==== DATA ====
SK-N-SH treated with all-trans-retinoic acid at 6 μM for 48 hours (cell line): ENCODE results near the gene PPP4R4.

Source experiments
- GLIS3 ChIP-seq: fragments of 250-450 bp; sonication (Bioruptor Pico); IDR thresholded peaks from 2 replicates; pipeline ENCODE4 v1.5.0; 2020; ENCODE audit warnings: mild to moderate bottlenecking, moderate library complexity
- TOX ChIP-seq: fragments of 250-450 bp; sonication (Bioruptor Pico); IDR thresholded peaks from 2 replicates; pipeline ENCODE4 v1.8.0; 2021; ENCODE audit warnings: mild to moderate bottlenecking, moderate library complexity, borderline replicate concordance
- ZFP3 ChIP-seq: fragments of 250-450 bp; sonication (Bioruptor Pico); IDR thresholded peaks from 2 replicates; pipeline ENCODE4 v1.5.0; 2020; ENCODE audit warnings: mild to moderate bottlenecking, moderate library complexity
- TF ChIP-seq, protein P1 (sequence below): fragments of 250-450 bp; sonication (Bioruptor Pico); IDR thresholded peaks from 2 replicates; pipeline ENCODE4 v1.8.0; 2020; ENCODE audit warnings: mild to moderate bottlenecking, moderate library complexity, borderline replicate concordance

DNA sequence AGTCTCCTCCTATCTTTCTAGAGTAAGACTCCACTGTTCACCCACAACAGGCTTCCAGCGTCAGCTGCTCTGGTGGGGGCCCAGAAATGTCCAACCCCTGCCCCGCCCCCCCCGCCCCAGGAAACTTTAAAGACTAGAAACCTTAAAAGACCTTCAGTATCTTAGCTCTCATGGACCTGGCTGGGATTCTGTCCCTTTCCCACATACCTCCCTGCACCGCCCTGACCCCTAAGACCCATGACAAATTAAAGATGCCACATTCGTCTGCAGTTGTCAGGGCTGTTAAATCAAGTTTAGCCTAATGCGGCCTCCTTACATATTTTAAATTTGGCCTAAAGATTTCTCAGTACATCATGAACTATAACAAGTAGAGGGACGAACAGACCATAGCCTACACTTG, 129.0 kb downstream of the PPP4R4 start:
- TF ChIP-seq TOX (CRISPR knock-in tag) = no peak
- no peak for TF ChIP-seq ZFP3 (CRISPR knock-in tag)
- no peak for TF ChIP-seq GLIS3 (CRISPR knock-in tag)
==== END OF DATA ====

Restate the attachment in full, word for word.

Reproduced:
SK-N-SH treated with all-trans-retinoic acid at 6 μM for 48 hours (cell line): ENCODE results near the gene PPP4R4.

Source experiments
- GLIS3 ChIP-seq: fragments of 250-450 bp; sonication (Bioruptor Pico); IDR thresholded peaks from 2 replicates; pipeline ENCODE4 v1.5.0; 2020; ENCODE audit warnings: mild to moderate bottlenecking, moderate library complexity
- TOX ChIP-seq: fragments of 250-450 bp; sonication (Bioruptor Pico); IDR thresholded peaks from 2 replicates; pipeline ENCODE4 v1.8.0; 2021; ENCODE audit warnings: mild to moderate bottlenecking, moderate library complexity, borderline replicate concordance
- ZFP3 ChIP-seq: fragments of 250-450 bp; sonication (Bioruptor Pico); IDR thresholded peaks from 2 replicates; pipeline ENCODE4 v1.5.0; 2020; ENCODE audit warnings: mild to moderate bottlenecking, moderate library complexity
- TF ChIP-seq, protein P1 (sequence below): fragments of 250-450 bp; sonication (Bioruptor Pico); IDR thresholded peaks from 2 replicates; pipeline ENCODE4 v1.8.0; 2020; ENCODE audit warnings: mild to moderate bottlenecking, moderate library complexity, borderline replicate concordance

DNA sequence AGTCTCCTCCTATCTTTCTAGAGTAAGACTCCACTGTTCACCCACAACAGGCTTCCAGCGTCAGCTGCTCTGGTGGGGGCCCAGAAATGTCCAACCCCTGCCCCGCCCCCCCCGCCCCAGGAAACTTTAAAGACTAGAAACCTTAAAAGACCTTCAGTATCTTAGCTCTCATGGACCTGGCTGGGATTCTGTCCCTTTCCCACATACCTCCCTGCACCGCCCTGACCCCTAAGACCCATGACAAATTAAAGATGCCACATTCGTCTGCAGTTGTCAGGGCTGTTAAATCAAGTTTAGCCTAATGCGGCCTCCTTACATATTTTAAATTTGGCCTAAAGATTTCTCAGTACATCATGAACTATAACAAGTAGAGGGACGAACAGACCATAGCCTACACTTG, 129.0 kb downstream of the PPP4R4 start:
- TF ChIP-seq TOX (CRISPR knock-in tag) = no peak
- no peak for TF ChIP-seq ZFP3 (CRISPR knock-in tag)
- no peak for TF ChIP-seq GLIS3 (CRISPR knock-in tag)